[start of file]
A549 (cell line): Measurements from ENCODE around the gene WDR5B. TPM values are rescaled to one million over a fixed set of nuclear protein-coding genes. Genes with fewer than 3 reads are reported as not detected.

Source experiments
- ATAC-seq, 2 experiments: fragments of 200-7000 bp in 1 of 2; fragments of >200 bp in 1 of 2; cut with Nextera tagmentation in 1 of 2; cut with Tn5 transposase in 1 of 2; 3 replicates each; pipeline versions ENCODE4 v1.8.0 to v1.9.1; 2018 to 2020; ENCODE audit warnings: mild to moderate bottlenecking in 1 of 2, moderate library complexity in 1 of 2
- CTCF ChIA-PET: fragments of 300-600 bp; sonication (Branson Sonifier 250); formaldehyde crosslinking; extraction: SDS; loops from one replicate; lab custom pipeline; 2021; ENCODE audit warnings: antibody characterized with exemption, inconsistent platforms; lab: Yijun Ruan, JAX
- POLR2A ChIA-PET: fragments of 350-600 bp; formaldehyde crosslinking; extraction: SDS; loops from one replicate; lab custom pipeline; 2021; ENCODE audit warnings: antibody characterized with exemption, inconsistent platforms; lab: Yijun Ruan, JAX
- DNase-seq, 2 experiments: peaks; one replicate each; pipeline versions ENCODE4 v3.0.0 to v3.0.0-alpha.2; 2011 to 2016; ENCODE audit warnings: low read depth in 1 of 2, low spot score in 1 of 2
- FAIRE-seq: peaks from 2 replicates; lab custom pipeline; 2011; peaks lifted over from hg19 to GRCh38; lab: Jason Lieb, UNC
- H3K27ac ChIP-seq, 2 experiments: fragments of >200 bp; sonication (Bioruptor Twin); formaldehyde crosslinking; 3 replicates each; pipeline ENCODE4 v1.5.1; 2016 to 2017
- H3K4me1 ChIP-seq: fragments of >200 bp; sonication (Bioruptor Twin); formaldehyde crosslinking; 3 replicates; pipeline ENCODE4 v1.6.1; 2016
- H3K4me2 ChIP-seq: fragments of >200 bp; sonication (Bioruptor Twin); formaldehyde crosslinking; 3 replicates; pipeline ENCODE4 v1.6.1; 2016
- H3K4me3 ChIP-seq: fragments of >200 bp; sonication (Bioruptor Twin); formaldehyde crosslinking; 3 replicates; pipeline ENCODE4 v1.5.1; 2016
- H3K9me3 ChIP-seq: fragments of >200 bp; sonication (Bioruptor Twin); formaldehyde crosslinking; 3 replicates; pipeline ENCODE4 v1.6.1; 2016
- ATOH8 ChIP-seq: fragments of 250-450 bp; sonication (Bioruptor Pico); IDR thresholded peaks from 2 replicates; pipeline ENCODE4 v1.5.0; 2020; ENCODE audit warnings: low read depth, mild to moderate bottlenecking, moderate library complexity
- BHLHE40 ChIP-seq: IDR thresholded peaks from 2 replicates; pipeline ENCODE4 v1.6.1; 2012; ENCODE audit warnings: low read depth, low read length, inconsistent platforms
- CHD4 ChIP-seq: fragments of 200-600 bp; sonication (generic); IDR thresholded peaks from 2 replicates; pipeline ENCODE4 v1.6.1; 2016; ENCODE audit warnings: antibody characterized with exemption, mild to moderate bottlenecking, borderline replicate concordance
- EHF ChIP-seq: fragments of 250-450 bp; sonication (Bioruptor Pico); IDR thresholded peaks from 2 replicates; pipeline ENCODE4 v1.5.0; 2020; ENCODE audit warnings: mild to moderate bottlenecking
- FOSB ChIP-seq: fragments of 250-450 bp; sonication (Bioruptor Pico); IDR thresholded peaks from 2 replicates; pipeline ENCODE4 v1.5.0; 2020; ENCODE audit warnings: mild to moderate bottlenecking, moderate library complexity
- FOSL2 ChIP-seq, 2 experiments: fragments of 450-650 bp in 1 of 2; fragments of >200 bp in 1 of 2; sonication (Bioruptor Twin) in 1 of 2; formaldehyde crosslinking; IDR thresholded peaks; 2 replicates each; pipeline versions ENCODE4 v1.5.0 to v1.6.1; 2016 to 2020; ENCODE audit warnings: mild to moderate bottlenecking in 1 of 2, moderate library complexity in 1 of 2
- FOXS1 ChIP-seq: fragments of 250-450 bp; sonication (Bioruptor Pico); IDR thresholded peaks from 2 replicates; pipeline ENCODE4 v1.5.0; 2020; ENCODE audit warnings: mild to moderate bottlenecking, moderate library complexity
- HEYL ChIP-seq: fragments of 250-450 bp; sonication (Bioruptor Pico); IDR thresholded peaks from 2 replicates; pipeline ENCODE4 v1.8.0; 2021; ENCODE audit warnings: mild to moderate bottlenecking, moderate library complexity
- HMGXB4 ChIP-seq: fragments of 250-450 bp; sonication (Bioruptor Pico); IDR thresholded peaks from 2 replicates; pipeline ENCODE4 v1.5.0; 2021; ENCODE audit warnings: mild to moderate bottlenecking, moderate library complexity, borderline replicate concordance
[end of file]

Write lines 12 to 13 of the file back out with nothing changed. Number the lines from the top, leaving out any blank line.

- H3K9me3 ChIP-seq: fragments of >200 bp; sonication (Bioruptor Twin); formaldehyde crosslinking; 3 replicates; pipeline ENCODE4 v1.6.1; 2016
- ATOH8 ChIP-seq: fragments of 250-450 bp; sonication (Bioruptor Pico); IDR thresholded peaks from 2 replicates; pipeline ENCODE4 v1.5.0; 2020; ENCODE audit warnings: low read depth, mild to moderate bottlenecking, moderate library complexity